As you may notice in this map, much of the midwest is not covered. This is because US Cellular owns that spectrum. T-Mobile has made roaming agreements with them that go into effect Q1 2017 which means that if you go inside and lose T-Mobile signal, you may then roam to U.S. Cellular.
T-Mobile has been the driving force of major change happening in the wireless space. If in an area with T-Mobile, I like them the best as they offer more features on their network than AT&T and Verizon, plus they are not as evil a corporation. The trade-off is you might hit a few times when coverage is less than optimal in comparison, but make no mistake, AT&T and Verizon have shortcomings in their coverage and network performance as well as a much higher cost of entry, regardless of what the commercials say.
AT&T tried to merge with T-Mobile as T-Mobile was at the time failing, with over 4 quarters with a loss in customers. That merge failed as it was rejected by the FCC. From there, T-Mobile changed its plans and since then has grown every quarter and is now over twice the size making it now the 3rd largest carrier as it passed Sprint in Q1 2016. T-Mobile combined with Sprint are still smaller than AT&T. That just shows how large AT&T and Verizon are.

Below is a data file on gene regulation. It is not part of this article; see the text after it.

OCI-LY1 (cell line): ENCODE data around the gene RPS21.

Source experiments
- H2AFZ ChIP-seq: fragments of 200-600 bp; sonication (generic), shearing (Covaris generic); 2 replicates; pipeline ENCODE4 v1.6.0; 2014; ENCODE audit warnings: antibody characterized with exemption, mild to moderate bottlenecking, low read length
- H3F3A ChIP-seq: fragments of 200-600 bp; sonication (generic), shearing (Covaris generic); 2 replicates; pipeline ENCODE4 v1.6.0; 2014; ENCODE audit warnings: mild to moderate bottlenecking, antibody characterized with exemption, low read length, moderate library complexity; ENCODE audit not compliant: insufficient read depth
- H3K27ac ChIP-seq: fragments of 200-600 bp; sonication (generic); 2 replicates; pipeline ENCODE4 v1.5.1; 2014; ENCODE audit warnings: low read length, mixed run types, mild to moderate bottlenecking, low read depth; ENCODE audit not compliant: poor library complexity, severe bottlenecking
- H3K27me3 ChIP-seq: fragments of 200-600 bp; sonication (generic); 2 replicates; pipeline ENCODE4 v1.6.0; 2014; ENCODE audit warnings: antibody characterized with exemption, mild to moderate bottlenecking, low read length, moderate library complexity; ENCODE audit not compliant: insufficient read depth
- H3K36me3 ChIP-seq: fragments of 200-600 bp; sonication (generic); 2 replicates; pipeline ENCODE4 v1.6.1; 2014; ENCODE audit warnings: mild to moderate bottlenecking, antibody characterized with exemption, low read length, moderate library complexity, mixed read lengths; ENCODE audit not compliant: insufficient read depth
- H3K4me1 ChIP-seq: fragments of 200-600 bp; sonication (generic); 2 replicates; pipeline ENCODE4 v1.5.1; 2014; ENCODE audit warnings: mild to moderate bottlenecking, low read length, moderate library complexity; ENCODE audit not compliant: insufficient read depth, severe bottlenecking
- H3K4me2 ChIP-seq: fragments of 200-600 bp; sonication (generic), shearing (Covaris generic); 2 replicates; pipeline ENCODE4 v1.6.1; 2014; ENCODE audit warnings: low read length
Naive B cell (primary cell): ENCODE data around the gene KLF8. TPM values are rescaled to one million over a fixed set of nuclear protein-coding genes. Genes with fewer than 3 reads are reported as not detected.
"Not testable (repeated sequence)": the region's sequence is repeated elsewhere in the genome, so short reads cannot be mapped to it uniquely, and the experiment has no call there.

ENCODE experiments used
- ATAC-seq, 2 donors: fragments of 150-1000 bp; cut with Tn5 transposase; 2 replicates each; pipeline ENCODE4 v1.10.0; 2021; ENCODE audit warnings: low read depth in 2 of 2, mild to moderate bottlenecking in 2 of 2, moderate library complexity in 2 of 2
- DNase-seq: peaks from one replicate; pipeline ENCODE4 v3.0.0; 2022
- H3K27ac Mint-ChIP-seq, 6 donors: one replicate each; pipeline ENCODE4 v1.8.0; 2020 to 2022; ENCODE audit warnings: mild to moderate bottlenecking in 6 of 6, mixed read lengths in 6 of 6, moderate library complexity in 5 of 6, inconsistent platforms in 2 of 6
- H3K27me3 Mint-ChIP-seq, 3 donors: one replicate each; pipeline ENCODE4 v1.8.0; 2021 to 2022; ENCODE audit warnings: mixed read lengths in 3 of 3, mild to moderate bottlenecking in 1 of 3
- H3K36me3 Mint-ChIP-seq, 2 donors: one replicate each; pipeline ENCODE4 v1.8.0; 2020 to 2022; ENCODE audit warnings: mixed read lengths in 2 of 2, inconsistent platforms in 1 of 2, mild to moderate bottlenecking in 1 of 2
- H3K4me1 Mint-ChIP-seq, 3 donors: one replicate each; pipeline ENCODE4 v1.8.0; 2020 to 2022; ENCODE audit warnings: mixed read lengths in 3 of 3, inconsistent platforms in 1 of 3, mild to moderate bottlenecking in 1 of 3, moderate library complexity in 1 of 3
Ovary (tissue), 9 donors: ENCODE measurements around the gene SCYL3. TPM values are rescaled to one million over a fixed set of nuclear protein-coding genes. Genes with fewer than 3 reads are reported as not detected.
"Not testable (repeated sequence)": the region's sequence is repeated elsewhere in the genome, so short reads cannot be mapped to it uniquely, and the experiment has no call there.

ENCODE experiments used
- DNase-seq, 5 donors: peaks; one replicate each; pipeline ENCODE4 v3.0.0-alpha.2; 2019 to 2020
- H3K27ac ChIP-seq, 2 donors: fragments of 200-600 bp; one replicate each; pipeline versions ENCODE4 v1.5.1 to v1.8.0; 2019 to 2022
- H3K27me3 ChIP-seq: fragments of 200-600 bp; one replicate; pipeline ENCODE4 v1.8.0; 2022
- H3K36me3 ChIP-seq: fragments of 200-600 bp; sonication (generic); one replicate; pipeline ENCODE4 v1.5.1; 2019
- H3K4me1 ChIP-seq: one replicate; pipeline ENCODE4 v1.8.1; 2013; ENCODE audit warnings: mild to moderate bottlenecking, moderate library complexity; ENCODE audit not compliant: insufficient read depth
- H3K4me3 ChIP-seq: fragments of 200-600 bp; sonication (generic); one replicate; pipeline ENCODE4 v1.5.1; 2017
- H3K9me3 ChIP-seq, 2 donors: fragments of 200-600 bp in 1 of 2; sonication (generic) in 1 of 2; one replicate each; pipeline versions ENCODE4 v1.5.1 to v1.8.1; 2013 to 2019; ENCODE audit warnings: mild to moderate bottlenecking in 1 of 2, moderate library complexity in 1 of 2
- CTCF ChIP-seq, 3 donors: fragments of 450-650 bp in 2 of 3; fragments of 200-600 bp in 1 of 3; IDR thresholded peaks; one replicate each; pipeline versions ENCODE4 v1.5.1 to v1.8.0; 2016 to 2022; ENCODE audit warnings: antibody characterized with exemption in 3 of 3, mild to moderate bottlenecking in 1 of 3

Because of T-Mobile, we now have the following across the other carriers:
- No Contract options for services
- Improved International coverage
- Upgrade plans for those who always want the latest phones
- Data rollover for unused data in a given month
T-Mobile’s Simple Choice plans first started with 500MB of data. The plans a year later changed to 1GB of data, which was automatically applied for subscribers but their cost remained the same. Little over a year later, it was increased to 2GB, again for the same cost. Something not seen from Verizon or AT&T. Then there is T-Mobile Tuesday where they give away cool free stuff. I’ve gotten many free movie rentals from Fandango, over $40 in credits for buying or renting movies on VUDU, free subs from Subway and Frosty's from Wendy’s.
All of this is the reason why I prefer T-Mobile.
Anyway, hope you found this useful. If you have any questions, feel free to leave a comment below.